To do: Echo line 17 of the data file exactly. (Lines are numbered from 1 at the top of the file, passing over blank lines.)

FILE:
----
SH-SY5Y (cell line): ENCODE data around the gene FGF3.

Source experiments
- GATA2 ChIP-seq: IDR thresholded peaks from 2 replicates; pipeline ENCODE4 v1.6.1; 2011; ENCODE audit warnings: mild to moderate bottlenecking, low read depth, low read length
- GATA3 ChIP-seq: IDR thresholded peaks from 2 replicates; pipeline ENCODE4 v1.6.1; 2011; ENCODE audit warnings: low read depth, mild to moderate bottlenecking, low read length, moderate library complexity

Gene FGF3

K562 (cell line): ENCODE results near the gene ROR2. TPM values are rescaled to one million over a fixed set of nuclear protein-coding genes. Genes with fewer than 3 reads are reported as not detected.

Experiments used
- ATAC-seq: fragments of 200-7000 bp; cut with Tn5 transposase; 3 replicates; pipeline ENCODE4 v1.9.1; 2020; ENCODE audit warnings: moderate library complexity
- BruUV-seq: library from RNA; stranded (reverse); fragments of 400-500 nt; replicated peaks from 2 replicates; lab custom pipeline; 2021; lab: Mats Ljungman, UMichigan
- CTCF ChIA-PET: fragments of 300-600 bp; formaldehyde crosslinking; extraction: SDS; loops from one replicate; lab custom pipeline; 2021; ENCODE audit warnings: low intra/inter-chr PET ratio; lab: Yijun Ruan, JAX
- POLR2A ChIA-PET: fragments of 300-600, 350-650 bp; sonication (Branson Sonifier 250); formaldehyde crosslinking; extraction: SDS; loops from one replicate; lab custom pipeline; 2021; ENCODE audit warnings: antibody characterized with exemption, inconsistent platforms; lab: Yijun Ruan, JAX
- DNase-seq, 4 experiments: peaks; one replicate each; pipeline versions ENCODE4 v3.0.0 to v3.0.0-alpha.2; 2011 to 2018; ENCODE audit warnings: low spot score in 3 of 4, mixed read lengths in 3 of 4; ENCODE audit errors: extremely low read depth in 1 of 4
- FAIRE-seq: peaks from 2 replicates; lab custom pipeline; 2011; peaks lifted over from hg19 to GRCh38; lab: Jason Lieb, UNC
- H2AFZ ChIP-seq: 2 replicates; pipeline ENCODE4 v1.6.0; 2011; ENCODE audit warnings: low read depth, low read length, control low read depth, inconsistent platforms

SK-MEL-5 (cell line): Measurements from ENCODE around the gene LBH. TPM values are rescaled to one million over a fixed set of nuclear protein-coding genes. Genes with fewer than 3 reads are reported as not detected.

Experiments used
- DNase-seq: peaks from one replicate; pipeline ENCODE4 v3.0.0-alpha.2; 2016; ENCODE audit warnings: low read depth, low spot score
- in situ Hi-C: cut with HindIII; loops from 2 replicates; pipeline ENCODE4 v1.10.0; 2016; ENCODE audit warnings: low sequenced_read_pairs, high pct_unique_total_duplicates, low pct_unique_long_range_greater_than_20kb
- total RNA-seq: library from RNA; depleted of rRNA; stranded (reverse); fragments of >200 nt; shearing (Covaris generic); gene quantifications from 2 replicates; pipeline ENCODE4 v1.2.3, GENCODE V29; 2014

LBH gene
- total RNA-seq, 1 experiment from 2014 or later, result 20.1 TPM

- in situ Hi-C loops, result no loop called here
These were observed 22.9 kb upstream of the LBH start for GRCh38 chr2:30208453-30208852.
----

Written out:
- DNase-seq: peaks from one replicate; pipeline ENCODE4 v3.0.0-alpha.2; 2016; ENCODE audit warnings: low read depth, low spot score